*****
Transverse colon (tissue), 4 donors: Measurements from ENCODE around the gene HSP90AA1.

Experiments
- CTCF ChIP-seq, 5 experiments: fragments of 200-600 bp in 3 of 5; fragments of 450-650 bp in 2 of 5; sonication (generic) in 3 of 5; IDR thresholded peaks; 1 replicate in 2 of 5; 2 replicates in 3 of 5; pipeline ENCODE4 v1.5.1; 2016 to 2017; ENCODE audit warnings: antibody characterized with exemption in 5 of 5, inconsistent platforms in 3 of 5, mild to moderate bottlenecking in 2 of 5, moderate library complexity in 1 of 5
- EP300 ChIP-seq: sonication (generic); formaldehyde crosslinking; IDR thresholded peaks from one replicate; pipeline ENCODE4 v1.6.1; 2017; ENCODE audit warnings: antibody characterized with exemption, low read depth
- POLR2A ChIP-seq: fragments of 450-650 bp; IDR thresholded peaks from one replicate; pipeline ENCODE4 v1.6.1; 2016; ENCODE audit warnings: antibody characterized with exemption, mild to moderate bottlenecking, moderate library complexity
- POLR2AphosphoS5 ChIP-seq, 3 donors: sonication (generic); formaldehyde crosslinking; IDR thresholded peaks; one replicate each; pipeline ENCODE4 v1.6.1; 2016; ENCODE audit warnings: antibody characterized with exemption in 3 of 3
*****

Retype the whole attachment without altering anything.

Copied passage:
Transverse colon (tissue), 4 donors: Measurements from ENCODE around the gene HSP90AA1.

Experiments
- CTCF ChIP-seq, 5 experiments: fragments of 200-600 bp in 3 of 5; fragments of 450-650 bp in 2 of 5; sonication (generic) in 3 of 5; IDR thresholded peaks; 1 replicate in 2 of 5; 2 replicates in 3 of 5; pipeline ENCODE4 v1.5.1; 2016 to 2017; ENCODE audit warnings: antibody characterized with exemption in 5 of 5, inconsistent platforms in 3 of 5, mild to moderate bottlenecking in 2 of 5, moderate library complexity in 1 of 5
- EP300 ChIP-seq: sonication (generic); formaldehyde crosslinking; IDR thresholded peaks from one replicate; pipeline ENCODE4 v1.6.1; 2017; ENCODE audit warnings: antibody characterized with exemption, low read depth
- POLR2A ChIP-seq: fragments of 450-650 bp; IDR thresholded peaks from one replicate; pipeline ENCODE4 v1.6.1; 2016; ENCODE audit warnings: antibody characterized with exemption, mild to moderate bottlenecking, moderate library complexity
- POLR2AphosphoS5 ChIP-seq, 3 donors: sonication (generic); formaldehyde crosslinking; IDR thresholded peaks; one replicate each; pipeline ENCODE4 v1.6.1; 2016; ENCODE audit warnings: antibody characterized with exemption in 3 of 3